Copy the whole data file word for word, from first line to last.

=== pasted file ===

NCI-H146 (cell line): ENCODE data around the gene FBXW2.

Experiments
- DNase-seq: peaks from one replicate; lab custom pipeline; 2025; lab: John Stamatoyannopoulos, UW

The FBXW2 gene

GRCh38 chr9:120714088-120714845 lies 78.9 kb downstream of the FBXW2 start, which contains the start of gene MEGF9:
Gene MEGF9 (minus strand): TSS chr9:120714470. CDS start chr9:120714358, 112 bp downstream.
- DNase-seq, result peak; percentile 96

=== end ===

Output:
NCI-H146 (cell line): ENCODE data around the gene FBXW2.

Experiments
- DNase-seq: peaks from one replicate; lab custom pipeline; 2025; lab: John Stamatoyannopoulos, UW

The FBXW2 gene

GRCh38 chr9:120714088-120714845 lies 78.9 kb downstream of the FBXW2 start, which contains the start of gene MEGF9:
Gene MEGF9 (minus strand): TSS chr9:120714470. CDS start chr9:120714358, 112 bp downstream.
- DNase-seq, result peak; percentile 96